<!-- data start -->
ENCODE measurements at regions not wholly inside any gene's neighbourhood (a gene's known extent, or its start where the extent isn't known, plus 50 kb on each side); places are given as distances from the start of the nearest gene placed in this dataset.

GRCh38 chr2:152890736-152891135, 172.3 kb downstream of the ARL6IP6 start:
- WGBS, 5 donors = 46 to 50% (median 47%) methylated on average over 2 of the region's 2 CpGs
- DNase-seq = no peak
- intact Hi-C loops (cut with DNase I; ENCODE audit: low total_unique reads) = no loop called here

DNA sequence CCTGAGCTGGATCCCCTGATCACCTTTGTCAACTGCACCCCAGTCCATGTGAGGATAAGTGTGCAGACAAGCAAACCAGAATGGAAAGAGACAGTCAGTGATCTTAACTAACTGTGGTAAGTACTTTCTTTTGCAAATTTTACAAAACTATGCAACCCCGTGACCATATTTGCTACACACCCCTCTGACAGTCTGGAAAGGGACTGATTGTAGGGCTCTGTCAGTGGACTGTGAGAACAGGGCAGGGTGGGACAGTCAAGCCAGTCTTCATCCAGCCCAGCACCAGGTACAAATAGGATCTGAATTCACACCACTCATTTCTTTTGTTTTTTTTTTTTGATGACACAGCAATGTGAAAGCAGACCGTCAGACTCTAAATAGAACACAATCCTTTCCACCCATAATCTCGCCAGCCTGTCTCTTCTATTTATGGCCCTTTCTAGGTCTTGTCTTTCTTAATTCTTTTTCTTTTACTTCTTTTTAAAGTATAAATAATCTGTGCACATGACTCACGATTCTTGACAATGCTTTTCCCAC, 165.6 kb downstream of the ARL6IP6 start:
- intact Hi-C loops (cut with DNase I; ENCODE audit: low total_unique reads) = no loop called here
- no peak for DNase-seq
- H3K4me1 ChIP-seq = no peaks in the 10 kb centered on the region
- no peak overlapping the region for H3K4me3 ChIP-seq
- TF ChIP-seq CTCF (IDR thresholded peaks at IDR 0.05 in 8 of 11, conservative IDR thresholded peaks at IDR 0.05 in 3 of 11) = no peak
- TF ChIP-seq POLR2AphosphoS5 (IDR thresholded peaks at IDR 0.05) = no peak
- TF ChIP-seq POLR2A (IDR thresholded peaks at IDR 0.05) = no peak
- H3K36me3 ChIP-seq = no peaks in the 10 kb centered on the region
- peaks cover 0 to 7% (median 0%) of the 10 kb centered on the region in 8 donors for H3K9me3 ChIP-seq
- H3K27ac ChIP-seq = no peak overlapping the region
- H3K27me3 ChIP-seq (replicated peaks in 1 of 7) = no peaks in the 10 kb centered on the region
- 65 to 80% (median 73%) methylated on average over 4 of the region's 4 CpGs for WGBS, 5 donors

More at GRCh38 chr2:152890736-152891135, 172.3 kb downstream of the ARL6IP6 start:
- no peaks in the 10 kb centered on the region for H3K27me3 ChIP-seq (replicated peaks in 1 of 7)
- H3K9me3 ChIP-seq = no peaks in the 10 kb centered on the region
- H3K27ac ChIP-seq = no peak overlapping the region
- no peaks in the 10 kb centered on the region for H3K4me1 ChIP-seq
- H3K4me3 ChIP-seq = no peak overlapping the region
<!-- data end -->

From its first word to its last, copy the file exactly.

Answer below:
ENCODE measurements at regions not wholly inside any gene's neighbourhood (a gene's known extent, or its start where the extent isn't known, plus 50 kb on each side); places are given as distances from the start of the nearest gene placed in this dataset.

GRCh38 chr2:152890736-152891135, 172.3 kb downstream of the ARL6IP6 start:
- WGBS, 5 donors = 46 to 50% (median 47%) methylated on average over 2 of the region's 2 CpGs
- DNase-seq = no peak
- intact Hi-C loops (cut with DNase I; ENCODE audit: low total_unique reads) = no loop called here

DNA sequence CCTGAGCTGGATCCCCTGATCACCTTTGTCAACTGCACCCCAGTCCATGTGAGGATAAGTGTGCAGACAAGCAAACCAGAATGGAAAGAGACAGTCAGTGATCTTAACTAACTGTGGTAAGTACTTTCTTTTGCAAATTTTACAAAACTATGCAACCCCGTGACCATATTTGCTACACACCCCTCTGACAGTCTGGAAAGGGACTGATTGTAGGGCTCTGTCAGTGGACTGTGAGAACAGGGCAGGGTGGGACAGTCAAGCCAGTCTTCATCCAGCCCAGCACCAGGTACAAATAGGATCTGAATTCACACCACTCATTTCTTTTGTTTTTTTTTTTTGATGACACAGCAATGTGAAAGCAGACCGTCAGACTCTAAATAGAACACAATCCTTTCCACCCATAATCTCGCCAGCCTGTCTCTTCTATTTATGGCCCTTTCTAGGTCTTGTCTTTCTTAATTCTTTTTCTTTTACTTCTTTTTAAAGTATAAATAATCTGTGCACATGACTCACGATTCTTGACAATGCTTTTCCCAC, 165.6 kb downstream of the ARL6IP6 start:
- intact Hi-C loops (cut with DNase I; ENCODE audit: low total_unique reads) = no loop called here
- no peak for DNase-seq
- H3K4me1 ChIP-seq = no peaks in the 10 kb centered on the region
- no peak overlapping the region for H3K4me3 ChIP-seq
- TF ChIP-seq CTCF (IDR thresholded peaks at IDR 0.05 in 8 of 11, conservative IDR thresholded peaks at IDR 0.05 in 3 of 11) = no peak
- TF ChIP-seq POLR2AphosphoS5 (IDR thresholded peaks at IDR 0.05) = no peak
- TF ChIP-seq POLR2A (IDR thresholded peaks at IDR 0.05) = no peak
- H3K36me3 ChIP-seq = no peaks in the 10 kb centered on the region
- peaks cover 0 to 7% (median 0%) of the 10 kb centered on the region in 8 donors for H3K9me3 ChIP-seq
- H3K27ac ChIP-seq = no peak overlapping the region
- H3K27me3 ChIP-seq (replicated peaks in 1 of 7) = no peaks in the 10 kb centered on the region
- 65 to 80% (median 73%) methylated on average over 4 of the region's 4 CpGs for WGBS, 5 donors

More at GRCh38 chr2:152890736-152891135, 172.3 kb downstream of the ARL6IP6 start:
- no peaks in the 10 kb centered on the region for H3K27me3 ChIP-seq (replicated peaks in 1 of 7)
- H3K9me3 ChIP-seq = no peaks in the 10 kb centered on the region
- H3K27ac ChIP-seq = no peak overlapping the region
- no peaks in the 10 kb centered on the region for H3K4me1 ChIP-seq
- H3K4me3 ChIP-seq = no peak overlapping the region